Introducing micrometer-sized artificial objects into live cells: a method for cell-giant unilamellar vesicle electrofusion

PLoS One. 2014 Sep 17;9(9):e106853. doi: 10.1371/journal.pone.0106853. eCollection 2014.


Here, we report a method for introducing large objects of up to a micrometer in diameter into cultured mammalian cells by electrofusion of giant unilamellar vesicles. We prepared GUVs containing various artificial objects using a water-in-oil (w/o) emulsion centrifugation method. GUVs and dispersed HeLa cells were exposed to an alternating current (AC) field to induce a linear cell-GUV alignment, and then a direct current (DC) pulse was applied to facilitate transient electrofusion. With uniformly sized fluorescent beads as size indexes, we successfully and efficiently introduced beads of 1 µm in diameter into living cells along with a plasmid mammalian expression vector. Our electrofusion did not affect cell viability. After the electrofusion, cells proliferated normally until confluence was reached, and the introduced fluorescent beads were inherited during cell division. Analysis by both confocal microscopy and flow cytometry supported these findings. As an alternative approach, we also introduced a designed nanostructure (DNA origami) into live cells. The results we report here represent a milestone for designing artificial symbiosis of functionally active objects (such as micro-machines) in living cells. Moreover, our technique can be used for drug delivery, tissue engineering, and cell manipulation.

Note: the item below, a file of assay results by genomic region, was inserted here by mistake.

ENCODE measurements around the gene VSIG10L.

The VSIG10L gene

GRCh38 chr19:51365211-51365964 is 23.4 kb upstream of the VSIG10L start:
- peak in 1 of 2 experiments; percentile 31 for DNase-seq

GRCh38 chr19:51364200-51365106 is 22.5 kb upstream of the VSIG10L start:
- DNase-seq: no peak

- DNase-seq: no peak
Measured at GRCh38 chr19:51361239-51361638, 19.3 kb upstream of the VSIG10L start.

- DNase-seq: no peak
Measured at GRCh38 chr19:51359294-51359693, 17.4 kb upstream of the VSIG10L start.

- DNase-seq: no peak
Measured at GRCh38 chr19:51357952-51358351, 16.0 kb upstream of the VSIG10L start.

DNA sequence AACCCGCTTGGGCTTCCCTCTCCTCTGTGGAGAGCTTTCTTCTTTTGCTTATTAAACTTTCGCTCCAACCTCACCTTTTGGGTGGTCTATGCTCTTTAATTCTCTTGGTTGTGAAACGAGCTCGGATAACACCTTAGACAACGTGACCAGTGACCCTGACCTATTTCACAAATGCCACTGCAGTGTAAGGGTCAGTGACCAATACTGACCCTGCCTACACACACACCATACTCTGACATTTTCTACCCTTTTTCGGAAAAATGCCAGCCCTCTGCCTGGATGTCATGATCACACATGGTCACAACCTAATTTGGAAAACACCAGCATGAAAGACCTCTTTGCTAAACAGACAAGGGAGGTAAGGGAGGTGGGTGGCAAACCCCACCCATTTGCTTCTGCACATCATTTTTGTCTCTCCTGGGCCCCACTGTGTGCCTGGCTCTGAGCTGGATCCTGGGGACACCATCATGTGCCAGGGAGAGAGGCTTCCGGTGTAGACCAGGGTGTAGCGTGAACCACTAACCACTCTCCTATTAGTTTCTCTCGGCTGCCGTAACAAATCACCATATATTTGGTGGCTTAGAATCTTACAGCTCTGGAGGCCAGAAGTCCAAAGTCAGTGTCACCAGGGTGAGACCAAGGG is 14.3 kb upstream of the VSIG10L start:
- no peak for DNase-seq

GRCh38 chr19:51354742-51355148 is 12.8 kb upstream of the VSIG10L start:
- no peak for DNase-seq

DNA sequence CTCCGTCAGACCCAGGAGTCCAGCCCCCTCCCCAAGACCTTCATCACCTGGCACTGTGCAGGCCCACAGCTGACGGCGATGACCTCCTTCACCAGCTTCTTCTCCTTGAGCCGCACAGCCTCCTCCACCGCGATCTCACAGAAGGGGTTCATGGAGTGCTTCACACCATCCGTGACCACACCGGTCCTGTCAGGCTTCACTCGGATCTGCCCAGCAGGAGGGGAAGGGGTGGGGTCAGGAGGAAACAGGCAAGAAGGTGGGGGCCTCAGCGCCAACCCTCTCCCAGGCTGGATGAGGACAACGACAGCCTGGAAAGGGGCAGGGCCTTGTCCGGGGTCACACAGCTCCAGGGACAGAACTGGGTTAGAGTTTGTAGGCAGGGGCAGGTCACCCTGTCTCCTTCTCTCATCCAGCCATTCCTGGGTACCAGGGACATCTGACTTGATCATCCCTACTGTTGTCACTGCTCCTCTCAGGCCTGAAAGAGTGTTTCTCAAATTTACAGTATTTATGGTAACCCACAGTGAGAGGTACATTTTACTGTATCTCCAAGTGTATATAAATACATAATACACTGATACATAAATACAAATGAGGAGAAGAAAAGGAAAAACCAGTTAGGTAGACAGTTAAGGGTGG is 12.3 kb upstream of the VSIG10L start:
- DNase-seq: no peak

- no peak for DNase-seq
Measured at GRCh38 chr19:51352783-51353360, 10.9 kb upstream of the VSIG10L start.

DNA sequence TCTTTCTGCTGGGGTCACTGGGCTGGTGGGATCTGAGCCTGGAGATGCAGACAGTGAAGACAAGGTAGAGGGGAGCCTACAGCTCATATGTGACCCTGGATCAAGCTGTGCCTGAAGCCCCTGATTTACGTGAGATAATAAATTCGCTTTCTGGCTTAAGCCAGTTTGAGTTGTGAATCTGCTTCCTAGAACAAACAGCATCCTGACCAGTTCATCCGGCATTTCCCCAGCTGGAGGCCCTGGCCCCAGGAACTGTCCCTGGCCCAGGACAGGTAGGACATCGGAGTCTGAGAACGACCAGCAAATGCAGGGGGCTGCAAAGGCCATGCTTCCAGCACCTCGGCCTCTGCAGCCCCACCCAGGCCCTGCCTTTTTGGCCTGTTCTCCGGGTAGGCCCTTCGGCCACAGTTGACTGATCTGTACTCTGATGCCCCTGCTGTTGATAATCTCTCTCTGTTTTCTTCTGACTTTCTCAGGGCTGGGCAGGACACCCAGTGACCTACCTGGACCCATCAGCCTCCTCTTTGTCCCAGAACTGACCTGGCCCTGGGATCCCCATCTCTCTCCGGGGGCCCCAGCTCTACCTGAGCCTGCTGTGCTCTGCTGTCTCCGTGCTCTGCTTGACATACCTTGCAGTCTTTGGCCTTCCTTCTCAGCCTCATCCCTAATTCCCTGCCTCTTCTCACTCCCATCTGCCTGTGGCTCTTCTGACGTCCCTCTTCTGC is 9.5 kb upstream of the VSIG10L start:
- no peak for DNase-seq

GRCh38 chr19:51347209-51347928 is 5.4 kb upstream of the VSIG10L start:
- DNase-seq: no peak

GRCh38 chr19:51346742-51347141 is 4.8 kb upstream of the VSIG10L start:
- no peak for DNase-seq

Publication types

  • Research Support, Non-U.S. Gov't

MeSH terms

  • Flow Cytometry
  • HeLa Cells
  • Humans
  • Nanostructures / chemistry
  • Unilamellar Liposomes / chemistry*


  • Unilamellar Liposomes

Grants and funding

This work was supported by Grants-in-Aid for Scientific Research (#24104004, #22220001 for Satoshi Murata and Shin-ichiro M. Nomura, #25610117 for Shin-ichiro M. Nomura, and #23.3718 for Kei Fujiwara), and Core Research for Evolutional Science and Technology for Toshihiko Ogura. The funders had no role in study design, data collection and analysis, decision to publish, or preparation of the manuscript.